19 November 2011

texas hold 'em

After welcoming the new Teach For America corps members to Delaware, I had to go to Texas to get all of my things, which were in storage there. I had left my belongings in Texas while living in Costa Rica, because it was cheaper than New York, and I wasn't sure where I would be living when I returned to the U.S. Since I had to go out there anyway, I decided to take a mini road-trip and see some of the sights I had missed over Summer 2010 due to my visa issues. While I thought Summer 2011 would be my last summer break as a teacher, I ended up not having much of a summer break because I had to start my new job just one day after arriving in the U.S.! So this road trip was a nice way to squeeze in one last summer break while I still had the chance. Here's a photo summary of my trip:

After flying into Lubbock, TX, I rented a car and drove to Palo Duro Canyon State Park."Home" sweet home

Happy to be back in Texas!

I just love these open roads with nothing around! Welcome to the panhandle.

A few hours later, I arrived at Palo Duro Canyon State Park. My dad had sent me an article from the New York Times about this park a few years ago, and I've been wanting to go every since. At 120 miles long and up to 1,000 feet deep, it is the second largest canyon in the country and is called the "Grand Canyon of Texas." It is amazing! And super hot in the summer.

When I arrived at the park, a friendly woman welcomed me and asked me if I was there to see the musical, Texas! I told her I was there to camp, but that I would be happy to learn more about the musical. She convinced me to attend, so I went that night, which happened to be the Fourth of July. The way the greeter described the show, it sounded kind of cheesy. And don't get me wrong--it was cheesy--but it was also pretty moving, too! When the announcer guy came out onto the stage to get the show started, the audience (many of whom had seen the show before) started hooting and hollering, and at that point, I knew. I knew it was going to be great. (Ha ha, dramatic much?) The opening scene was a lone cowboy sitting on his horse at the top of the canyon, waving a huge flag behind him, and of course, the cheering got even louder then.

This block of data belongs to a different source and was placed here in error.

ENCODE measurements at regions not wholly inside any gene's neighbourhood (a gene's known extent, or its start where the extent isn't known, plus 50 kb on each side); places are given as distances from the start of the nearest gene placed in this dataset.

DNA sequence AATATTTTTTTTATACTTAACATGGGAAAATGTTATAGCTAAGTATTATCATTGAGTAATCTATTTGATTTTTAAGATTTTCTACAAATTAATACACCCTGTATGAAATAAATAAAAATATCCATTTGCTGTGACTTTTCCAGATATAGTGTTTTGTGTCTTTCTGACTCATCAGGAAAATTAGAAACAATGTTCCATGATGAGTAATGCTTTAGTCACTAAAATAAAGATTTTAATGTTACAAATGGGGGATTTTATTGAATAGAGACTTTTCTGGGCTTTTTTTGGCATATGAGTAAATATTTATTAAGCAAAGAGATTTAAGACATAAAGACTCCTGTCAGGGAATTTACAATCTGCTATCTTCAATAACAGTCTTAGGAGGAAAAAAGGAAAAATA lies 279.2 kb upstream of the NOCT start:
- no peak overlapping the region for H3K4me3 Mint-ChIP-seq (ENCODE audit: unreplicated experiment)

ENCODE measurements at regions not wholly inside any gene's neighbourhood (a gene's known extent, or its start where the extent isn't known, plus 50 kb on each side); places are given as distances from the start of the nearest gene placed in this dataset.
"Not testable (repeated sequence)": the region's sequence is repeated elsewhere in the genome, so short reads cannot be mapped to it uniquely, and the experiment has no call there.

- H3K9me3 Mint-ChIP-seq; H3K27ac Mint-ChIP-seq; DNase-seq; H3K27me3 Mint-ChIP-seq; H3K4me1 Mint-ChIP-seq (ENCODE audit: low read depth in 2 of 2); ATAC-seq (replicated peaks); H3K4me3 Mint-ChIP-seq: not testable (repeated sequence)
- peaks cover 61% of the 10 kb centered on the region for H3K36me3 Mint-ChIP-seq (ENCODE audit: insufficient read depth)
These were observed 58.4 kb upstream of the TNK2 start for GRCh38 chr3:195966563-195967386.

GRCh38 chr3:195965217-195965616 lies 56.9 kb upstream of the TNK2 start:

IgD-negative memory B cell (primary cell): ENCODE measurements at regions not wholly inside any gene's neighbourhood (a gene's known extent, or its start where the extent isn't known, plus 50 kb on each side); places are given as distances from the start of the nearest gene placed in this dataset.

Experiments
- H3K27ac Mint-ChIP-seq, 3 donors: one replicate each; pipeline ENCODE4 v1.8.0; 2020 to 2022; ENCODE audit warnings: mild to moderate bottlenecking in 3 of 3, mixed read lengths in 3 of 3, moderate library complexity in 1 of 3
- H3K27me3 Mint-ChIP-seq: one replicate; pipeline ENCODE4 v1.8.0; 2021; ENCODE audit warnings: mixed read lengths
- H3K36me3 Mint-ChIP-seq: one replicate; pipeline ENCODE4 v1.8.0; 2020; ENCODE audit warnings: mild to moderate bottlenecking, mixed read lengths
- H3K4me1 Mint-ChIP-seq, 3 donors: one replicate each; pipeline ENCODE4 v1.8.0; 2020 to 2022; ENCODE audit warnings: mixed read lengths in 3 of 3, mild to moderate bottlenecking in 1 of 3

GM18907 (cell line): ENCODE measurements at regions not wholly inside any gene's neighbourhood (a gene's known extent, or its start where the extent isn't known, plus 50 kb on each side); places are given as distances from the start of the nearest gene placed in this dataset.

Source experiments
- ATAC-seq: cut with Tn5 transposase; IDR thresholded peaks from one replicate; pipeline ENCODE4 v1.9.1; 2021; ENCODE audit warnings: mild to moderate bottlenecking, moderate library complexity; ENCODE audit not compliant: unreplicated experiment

The acting was so-so, but the singing and dancing were really quite good. The play was about how the panhandle came to be settled, and told the story of the six flags over Texas. At several points throughout the play, actors on their horses galloped across the natural amphitheater, streaming giant flags behind them, and it really was quite lovely.

The show ended with a special lighted fountain feature. (Usually, they have fireworks, but it had been too dry in the area, and the fireworks would have been a fire hazard.) In honor of the holiday, they added a patriotic light show to the end of their normally spectacular show. This may sound silly, but I seriously felt really glad to be an American and grateful for the chance to live in Texas during that show (I mean, I always do, but the show just reminded me).

The next morning, I hiked a little, but it was honestly too hot to move much.
Hiking along some "shaded" trails. This was the coolest part of the park, and it was over 100 degrees!